Small Business Trends: Bots Are Taking Over: Fiverr Adds Subcategory Dedicated to Chatbots Development Gigs. “The attack of the bots continues as they spread their reach everywhere from data gathering, to analytics, web indexing and more, automating tasks across the internet. And now it’s easier than ever to create your own bot. Freelance marketplace Fiverr has a new subcategory dedicated to chatbots development services.” Adding this is a data point about the proliferation of chatbots, not because I think everyone should rush to Fiverr.
TechCrunch: Deep Algo offers simple code visualization for people who don’t know how to code. “The system works by presenting a sort form that helps the user determine precisely what they want out of a piece of code. From there, the system breaks things down into more of a flow chart to help give a better understanding of the actions created by the code. The idea to get employees in other aspects of business involved in the process, to add their unique points of views to the system.”
TechCrunch: Google now lets hardware developers tinker with its Assistant. “Google has long said that it wants to open up its Assistant to a broader ecosystem of hardware companies and developers. Today it’s taking a major step in this direction with the launch of the Google Assistant SDK, which allows developers to build the Assistant’s smarts into their own hardware prototypes. Those could be smart mirrors, Google Home-like appliances or a teetotaler’s favorite robot bartender — the world is your oyster.”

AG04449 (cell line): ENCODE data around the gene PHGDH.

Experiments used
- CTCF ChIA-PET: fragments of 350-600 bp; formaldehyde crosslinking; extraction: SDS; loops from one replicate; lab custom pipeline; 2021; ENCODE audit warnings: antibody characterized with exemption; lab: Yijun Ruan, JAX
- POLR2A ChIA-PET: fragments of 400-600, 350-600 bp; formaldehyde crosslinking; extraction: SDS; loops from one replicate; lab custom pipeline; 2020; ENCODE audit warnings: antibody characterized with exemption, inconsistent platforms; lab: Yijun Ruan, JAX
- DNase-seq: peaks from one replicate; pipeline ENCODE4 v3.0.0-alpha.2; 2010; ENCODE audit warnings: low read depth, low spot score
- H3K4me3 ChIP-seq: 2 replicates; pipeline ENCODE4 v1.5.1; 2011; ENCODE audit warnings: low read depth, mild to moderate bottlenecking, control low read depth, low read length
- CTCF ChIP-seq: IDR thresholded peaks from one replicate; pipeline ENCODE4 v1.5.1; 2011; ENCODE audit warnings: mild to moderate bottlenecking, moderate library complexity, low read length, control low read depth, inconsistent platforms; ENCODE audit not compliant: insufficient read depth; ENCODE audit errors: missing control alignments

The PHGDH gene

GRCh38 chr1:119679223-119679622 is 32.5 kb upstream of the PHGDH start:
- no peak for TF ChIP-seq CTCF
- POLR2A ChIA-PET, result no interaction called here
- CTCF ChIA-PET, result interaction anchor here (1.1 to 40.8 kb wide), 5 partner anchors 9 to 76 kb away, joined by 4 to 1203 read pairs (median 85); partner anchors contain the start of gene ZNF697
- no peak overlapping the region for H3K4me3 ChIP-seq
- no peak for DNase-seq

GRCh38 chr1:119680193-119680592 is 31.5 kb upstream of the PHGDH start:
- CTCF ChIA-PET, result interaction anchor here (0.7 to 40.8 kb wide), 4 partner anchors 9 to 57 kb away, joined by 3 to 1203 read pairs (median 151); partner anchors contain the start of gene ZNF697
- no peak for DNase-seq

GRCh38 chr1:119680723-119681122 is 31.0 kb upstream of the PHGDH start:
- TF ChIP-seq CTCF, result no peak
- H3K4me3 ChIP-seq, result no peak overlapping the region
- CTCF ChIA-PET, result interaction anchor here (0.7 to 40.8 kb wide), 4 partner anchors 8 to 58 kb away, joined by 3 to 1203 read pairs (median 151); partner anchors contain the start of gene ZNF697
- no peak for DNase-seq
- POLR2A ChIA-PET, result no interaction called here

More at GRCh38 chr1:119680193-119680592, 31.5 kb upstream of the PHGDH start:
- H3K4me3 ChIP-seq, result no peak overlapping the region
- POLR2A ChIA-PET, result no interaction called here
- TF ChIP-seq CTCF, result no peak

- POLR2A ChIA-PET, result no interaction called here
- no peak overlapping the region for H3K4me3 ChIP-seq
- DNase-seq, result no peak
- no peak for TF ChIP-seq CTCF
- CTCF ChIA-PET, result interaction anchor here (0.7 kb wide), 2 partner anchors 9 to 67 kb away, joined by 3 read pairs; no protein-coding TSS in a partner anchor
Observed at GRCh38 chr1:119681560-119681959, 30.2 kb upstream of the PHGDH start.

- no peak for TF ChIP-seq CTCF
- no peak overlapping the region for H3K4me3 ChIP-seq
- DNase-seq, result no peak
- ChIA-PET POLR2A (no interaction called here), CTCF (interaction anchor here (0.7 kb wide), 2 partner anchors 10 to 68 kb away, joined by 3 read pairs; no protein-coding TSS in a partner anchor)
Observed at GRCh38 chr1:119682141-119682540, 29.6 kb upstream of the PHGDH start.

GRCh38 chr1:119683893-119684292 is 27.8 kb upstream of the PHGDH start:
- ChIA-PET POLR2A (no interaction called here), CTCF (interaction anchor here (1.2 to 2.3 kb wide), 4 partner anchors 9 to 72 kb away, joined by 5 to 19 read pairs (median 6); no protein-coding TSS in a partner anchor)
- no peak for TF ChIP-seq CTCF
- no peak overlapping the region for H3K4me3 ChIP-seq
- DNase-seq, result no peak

TechCrunch: Twitter unveils a new API platform, roadmap and vision for its developer community. “Today, Twitter is trying to reset developer relations yet again with the unveiling of its vision for the Twitter API platform and, for the first time, publishing its public roadmap of what it has planned. The apparent goal here is to be more transparent about what Twitter has in store for developers, which includes a unification of its API platform along with the launching of new APIs and endpoints for developers.” If I had read this story two years ago, I would have been hopeful. Now I have zero trust in Twitter.
UNESCO: Agreement on software preservation signed at UNESCO. “UNESCO and the National Institute for Research in Computer Science and Automation (INRIA) today signed an agreement at the Organization’s headquarters to contribute to the preservation of the technological and scientific knowledge contained in software. This includes promoting universal access to software source code. The agreement was signed in the presence of the President of the French Republic, François Hollande, UNESCO’s Director-General, Irina Bokova, and INRIA’s Chief Executive Officer, Antoine Petit.”
The Register: Hundreds of millions ‘wasted’ on UK court digitisation scheme. “Hundreds of millions of pounds have been wasted on plans to digitise the criminal justice system due to the mismanagement of a key programme that has so far delivered little value to the taxpayer, according to multiple insiders. The Common Platform Programme (CPP) was supposed to be complete by March 2019. However, a spokeswoman from HM Courts & Tribunals Service (HMCTS) said the programme will not be complete until 2020 at a revised cost of £270m.”
Microsoft is shutting down CodePlex. “Almost 11 years after we created CodePlex, it’s time to say goodbye. We launched CodePlex in 2006 because we, like others in the industry, saw a need for a great place to share software. Over the years, we’ve seen a lot of amazing options come and go but at this point, GitHub is the de facto place for open source sharing and most open source projects have migrated there.” CodePlex will shut down at the end of the year.